Many of us observe the Lenten season by giving up certain kinds of luxuries or behaviors as a practice of experiencing daily a reminder of the sacrifice God made through Jesus at the cross. For many of us who are lesbian, gay, bisexual, transgender, queer or love someone who is, just living our lives can feel like a daily Lenten practice of being aware just how much we have to give up to be ourselves. The past few weeks have been particularly full of heartbreaking reminders from international charities, national craft store chains, and by murders of lesbian teenagers that we have not yet realized the fullness of God’s extravagant welcome for LGBTQ in our churches or world. And yet, even amid our Lenten walk with Jesus to the cross, there are moments of extraordinary, world-changing hope Jesus shares with his disciples as glimpses of the world yet to come.
I will never forget the world-altering vision I had the first time I realized that being gay had the potential to be actually kind of fabulous. Growing up, the only times I heard any references to gay or lesbian people, if at all, it was in hushed tones and in connection with policies limiting LGBTQ lives, hate crimes, suicide, AIDS. I honestly thought that being gay or lesbian was a death sentence. My negligible sex education didn’t quite give me all the facts, and no one in my life knew I needed it to be corrected. So when I was 17 and starting to come out as a lesbian, (I may identify as a transgender man now, but I’ll always be a lesbian at heart) all I had to go on were movies like Boys Don’t Cry and vigils remembering those who were killed the prior year.
Then, in the spring of my junior year of high school, some friends of mine and I got tickets to go see the Indigo Girls (If you haven’t heard of this group all you really need to know is that it’s a group led by two women singer/songwriters who have been producing albums since the late 1980s). Back in high school, I was already pretty obsessed with them. Their folksey tunes appealed to my Appalachian roots, and knowing that they were already icons in the gay and lesbian community made me feel like I was connected to a wider community just by listening to their music, even as I felt isolated from many of my peers.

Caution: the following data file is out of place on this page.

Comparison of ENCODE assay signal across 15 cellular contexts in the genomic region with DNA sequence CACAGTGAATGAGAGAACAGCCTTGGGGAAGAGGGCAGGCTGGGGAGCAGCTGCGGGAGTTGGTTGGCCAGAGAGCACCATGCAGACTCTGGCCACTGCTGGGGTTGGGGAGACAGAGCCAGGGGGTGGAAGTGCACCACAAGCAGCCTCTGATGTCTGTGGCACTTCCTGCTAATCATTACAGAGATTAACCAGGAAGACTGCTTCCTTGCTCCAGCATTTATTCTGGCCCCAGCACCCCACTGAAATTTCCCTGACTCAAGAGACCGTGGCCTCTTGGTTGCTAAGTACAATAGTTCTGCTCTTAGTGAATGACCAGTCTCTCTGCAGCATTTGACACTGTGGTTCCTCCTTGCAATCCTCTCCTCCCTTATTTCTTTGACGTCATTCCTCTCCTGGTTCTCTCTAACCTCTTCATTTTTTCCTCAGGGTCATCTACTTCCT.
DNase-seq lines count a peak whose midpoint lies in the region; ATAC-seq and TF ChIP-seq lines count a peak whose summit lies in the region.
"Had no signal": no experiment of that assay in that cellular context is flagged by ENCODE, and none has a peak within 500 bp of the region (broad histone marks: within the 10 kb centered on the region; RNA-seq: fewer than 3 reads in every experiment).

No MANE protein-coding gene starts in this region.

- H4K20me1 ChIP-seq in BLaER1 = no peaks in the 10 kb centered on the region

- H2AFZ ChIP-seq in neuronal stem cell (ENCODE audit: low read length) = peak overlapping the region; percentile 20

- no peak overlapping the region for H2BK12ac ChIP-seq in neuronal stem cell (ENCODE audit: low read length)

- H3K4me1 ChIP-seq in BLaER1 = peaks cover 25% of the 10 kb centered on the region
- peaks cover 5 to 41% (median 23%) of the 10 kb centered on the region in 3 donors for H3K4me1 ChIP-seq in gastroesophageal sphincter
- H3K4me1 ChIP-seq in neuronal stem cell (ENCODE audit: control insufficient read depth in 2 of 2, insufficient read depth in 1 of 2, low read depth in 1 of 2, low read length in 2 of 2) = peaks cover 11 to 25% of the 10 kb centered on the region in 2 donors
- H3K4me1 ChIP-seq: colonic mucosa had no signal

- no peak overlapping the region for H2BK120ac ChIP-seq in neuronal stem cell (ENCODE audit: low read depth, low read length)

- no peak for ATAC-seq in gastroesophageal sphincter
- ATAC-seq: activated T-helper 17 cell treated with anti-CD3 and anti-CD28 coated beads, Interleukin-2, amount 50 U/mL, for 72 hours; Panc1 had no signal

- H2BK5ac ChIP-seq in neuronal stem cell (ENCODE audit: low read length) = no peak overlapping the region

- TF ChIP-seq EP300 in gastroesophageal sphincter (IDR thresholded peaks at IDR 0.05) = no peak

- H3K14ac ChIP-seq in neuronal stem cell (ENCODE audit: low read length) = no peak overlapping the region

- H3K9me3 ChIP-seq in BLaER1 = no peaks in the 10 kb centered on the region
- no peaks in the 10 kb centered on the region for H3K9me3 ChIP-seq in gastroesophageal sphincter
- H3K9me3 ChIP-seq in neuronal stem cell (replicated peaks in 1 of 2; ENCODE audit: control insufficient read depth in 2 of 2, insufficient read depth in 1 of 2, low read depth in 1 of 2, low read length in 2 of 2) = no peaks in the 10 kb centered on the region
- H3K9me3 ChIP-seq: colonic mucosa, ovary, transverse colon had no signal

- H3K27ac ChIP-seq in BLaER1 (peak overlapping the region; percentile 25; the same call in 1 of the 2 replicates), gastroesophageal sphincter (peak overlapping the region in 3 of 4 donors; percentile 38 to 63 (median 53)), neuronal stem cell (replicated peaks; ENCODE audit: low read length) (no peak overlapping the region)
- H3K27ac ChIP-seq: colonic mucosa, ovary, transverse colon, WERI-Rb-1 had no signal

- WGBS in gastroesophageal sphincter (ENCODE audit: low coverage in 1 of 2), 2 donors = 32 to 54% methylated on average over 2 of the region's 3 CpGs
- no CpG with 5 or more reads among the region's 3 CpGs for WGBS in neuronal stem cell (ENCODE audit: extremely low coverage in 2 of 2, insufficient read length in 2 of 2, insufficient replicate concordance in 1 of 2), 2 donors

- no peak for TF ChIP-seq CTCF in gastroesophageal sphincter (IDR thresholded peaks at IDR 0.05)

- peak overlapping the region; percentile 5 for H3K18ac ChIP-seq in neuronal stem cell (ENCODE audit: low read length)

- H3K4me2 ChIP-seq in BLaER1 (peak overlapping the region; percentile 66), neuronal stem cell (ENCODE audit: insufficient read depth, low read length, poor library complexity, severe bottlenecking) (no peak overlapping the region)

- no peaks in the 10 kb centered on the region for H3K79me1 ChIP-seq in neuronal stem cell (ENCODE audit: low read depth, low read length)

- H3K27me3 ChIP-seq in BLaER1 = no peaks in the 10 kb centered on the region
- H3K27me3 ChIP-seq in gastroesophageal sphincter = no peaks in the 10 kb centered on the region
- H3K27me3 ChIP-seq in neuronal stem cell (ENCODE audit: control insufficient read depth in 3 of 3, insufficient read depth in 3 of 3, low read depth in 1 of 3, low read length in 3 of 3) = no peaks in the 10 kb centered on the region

The day of the concert, I could barely breathe, I was so excited to see them live. The show was being held at my hometown’s biggest venue which boasted a full-wrap around balcony and 4 sections of main floor seating. The place was packed. My friends and I climbed the stairs to the balcony and then climbed the stairs to the back of the auditorium. The lights hadn’t gone down yet, so when I turned around to survey the scene after finding my seat, what I saw took my breath away. I saw, all around me, in the bright dazzling light of the auditorium, the smiling exuberant faces of gay and lesbian people. I saw youth my age who were visibly queer: with short buzz cuts and rainbow accouterments, I saw women holding hands and men dancing with one another. Then my eyes focused in on two women who were together, one of whom was rubbing her partner’s back in time with the music blaring over the loudspeakers. You could see how excited they were for the show to begin and how in love with each other they were. In that moment it hit me and I knew, no matter what happened in the coming months or years as I came out to my family and my friends that it would get better, and I was going to be alright because I had seen a vision, that being gay or lesbian wasn’t about death but about life and love and boy was it kind of fabulous.
How can we live into Easter hope in the midst of Lent?
We can celebrate life and love, the joy of being who God created us to be, as our Church catches up to the work the Holy Spirit is doing all around us. As a movement, we can yoke together to build welcoming and affirming spaces so that More Light shines brighter in our churches, presbyteries and society.
Take my yoke upon you. My yoke is easy, and my burden light.
Yours on the journey,